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Also asked on MSE: What is the best way to partition the $4$-subsets of $\{1,2,3,\dots,n\}$?.

Consider the set $X = \{1,2,3,\dots,n\}$. Define the collection of all $4$-subsets of $X$ by $$\mathcal A=\{Y\subset X: Y\text{ contains exactly $4$ elements}.\}$$

I want to partition $\mathcal A$ into groups $A_1,A_2,\dots, A_m\subset \mathcal A$ (each of them is a collection of $4$-subsets of $X$) such that $\bigcup_{i=1}^m A_i=\mathcal A$ and such that the intersection of any two distinct $4$-subsets in each $A_k$ has cardinality at most $1$, i.e. such that for all $i\in\{1,\dots,m\}$ and $Y_1, Y_2\in A_i$, we have $$Y_1\neq Y_2 \implies \lvert Y_1\cap Y_2\rvert \le 1.$$

My question: What can be said about the smallest $m$ (depending on $n$) such that such a partition exists?


My thoughts: I was expecting that each $A_i$ can contain "roughly" $\frac n4$ elements, so we would have $$m(n)=\Theta\left(\frac{\binom n4}{\frac n4}\right)=\Theta(n^3).$$ In particular, we would have $m(n)\le c n^3$ for some constant $c\in\mathbb R$.

However, I am neither sure if this is correct, nor how to formalize this.

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    $\begingroup$ For every pair of elements of $X$, the 4-subsets containing them must be in distinct $A_i$, implying that $m(n)\geq \frac{(n-2)(n-3)}2$. $\endgroup$ – Max Alekseyev Jun 14 at 17:09
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    $\begingroup$ We can show that if $n$ is a power of an odd prime then $m(n)\le n^2$. $\endgroup$ – Alex Ravsky Jun 15 at 18:53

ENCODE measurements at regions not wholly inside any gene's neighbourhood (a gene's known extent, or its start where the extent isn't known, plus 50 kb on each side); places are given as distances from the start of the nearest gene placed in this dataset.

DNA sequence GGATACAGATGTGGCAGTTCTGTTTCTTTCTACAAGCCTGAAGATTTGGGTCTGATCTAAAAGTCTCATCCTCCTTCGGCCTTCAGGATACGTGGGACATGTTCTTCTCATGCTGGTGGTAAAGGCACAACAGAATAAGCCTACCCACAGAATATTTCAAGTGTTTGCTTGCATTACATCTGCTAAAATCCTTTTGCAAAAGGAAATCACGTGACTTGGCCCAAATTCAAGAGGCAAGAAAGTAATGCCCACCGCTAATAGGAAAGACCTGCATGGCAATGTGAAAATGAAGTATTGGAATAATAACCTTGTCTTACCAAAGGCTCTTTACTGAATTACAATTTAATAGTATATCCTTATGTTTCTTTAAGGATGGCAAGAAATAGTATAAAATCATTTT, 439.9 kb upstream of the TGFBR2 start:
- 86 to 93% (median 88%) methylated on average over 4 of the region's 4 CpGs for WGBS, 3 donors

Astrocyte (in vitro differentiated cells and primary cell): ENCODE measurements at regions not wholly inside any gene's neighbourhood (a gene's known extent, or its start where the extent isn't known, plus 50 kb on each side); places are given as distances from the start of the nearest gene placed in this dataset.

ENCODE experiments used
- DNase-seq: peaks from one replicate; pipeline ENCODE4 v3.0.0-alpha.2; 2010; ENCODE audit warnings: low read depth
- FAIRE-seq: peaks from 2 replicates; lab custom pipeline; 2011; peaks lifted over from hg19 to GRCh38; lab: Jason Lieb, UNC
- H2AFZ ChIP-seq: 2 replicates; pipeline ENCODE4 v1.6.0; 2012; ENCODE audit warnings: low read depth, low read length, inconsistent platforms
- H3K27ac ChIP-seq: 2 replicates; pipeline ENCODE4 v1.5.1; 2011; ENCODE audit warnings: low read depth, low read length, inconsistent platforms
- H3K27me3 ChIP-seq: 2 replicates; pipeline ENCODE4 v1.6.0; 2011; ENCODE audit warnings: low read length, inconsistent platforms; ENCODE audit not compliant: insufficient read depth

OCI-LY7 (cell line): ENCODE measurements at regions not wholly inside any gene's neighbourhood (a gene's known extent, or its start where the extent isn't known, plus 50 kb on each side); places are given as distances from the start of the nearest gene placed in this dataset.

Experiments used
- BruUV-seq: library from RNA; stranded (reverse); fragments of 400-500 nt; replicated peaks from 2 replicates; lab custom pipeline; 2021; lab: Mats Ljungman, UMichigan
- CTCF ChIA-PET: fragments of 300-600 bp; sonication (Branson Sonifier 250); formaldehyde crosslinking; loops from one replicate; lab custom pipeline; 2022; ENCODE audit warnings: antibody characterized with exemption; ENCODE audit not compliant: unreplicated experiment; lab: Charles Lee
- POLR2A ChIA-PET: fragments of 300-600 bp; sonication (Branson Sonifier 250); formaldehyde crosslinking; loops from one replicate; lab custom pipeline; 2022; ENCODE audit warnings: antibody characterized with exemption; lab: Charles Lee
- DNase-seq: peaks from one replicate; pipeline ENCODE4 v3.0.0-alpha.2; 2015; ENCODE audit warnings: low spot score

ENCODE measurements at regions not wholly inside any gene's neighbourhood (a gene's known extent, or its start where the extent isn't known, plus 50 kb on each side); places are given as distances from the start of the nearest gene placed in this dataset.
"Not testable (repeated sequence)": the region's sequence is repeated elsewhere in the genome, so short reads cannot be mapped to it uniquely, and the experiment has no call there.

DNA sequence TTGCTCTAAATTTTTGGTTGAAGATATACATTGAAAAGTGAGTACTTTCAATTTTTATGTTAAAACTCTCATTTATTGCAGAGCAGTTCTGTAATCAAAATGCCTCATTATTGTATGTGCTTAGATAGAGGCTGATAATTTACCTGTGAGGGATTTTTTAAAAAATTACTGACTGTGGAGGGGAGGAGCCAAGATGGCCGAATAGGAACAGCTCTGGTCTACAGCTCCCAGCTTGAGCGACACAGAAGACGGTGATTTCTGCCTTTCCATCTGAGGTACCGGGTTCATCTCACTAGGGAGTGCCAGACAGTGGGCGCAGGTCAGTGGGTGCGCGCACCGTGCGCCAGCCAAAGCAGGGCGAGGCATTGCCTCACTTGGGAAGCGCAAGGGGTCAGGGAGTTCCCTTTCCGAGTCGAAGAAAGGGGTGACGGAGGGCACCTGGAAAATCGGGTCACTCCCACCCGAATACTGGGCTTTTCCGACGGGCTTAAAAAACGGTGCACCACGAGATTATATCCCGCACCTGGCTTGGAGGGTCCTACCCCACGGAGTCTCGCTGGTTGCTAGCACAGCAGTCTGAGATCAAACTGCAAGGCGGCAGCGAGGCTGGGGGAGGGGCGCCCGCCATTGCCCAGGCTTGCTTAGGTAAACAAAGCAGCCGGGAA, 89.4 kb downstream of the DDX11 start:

• $\begingroup$ By the way, $\binom X 4$ is a handy and fairly well understood notation for the set of $4$-subsets of $X$. $\endgroup$ – LSpice Jun 16 at 16:00
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This problem can be reformulated in terms of graph coloring:

Let the graph $G=(V,E)$, $V=\mathcal A$, $(x,y)\in E \leftrightarrow x \cap y \geq 2$

Then a partition of $\mathcal{A}$ into groups $A_1,A_2,…,A_m$ corresponds to a $m$-coloring of $G$.

The graph $G$ has degree no more than $6{n\choose 2}$, so $G$ can be colored in no more than $6{n\choose 2}+1$ colors by Brooks' theorem.

A lower bound of $\chi$ is presented in Max Alekseyev's comment, which can be interpreted as a clique of $G$.

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    $\begingroup$ The degree of every node is $$\binom{4}{2}\binom{n-4}{2}+\binom{4}{3}\binom{n-4}{1}=(3n-11)(n-4).$$ $\endgroup$ – RobPratt Jun 16 at 1:55
  • $\begingroup$ @RobPratt Oh yes you are right, thanks! $\endgroup$ – ArtOfProblemSolving Jun 16 at 12:33

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